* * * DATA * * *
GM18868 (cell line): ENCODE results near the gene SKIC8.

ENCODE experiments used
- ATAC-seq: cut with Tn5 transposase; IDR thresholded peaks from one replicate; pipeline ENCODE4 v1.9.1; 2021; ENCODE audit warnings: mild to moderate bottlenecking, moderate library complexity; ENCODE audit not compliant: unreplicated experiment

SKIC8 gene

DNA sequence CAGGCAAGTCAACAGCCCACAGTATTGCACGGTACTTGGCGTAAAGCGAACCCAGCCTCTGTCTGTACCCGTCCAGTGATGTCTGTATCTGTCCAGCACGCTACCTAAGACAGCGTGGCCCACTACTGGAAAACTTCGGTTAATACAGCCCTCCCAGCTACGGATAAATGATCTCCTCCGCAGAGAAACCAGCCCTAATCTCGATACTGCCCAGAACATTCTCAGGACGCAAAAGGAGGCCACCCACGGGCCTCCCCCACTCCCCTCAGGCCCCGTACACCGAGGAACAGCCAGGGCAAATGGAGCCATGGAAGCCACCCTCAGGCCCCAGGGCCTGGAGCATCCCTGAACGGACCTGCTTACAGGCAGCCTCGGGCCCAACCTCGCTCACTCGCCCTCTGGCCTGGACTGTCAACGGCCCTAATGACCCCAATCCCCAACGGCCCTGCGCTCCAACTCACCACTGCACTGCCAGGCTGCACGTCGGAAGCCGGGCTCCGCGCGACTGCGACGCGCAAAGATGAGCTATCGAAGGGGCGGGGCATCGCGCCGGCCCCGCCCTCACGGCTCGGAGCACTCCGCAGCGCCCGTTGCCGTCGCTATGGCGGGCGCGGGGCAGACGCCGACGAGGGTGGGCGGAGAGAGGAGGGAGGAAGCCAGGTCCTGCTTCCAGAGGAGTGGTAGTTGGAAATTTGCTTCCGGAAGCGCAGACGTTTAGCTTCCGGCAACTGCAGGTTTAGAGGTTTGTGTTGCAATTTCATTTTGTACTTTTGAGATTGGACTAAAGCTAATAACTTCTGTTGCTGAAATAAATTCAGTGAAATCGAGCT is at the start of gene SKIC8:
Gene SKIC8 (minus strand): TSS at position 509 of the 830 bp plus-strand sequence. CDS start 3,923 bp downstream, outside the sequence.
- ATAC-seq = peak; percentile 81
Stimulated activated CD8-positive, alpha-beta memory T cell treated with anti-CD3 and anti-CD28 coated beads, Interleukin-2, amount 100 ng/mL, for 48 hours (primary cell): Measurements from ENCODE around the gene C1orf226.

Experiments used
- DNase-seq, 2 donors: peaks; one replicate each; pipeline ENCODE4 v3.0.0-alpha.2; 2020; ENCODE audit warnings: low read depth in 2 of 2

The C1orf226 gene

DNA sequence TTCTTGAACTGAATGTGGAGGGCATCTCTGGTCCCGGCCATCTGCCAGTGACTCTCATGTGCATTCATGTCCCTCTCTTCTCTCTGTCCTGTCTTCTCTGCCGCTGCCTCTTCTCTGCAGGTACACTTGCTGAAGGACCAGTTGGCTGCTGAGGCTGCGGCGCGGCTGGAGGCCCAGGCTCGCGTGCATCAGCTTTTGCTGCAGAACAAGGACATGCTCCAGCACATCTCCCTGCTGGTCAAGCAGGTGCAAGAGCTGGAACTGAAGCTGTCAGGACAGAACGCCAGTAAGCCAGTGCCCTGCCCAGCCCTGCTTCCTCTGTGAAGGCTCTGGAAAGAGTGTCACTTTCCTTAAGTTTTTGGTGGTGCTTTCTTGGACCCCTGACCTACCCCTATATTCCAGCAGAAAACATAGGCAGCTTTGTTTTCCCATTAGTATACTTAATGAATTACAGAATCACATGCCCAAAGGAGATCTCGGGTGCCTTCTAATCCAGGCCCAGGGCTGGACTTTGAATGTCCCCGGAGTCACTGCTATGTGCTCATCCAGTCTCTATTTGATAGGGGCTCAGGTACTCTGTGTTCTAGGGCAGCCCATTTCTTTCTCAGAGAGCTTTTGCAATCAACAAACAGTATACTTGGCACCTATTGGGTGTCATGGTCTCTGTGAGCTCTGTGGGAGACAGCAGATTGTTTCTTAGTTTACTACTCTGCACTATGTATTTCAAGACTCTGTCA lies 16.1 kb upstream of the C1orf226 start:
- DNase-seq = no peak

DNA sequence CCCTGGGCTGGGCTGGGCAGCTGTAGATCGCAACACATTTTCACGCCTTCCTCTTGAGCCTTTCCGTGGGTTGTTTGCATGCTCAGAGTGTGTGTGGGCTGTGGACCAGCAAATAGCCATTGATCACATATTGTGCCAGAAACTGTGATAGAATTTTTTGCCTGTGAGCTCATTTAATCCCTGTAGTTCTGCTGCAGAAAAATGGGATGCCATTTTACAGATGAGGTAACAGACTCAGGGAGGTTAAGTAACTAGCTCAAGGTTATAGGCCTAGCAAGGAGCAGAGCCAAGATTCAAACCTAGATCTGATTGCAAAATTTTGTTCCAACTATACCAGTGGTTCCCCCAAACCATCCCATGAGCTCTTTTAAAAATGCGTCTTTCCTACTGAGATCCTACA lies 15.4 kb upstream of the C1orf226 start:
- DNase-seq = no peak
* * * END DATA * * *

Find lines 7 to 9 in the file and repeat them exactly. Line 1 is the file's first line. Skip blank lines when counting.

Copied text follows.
- ATAC-seq = peak; percentile 81
Stimulated activated CD8-positive, alpha-beta memory T cell treated with anti-CD3 and anti-CD28 coated beads, Interleukin-2, amount 100 ng/mL, for 48 hours (primary cell): Measurements from ENCODE around the gene C1orf226.

Experiments used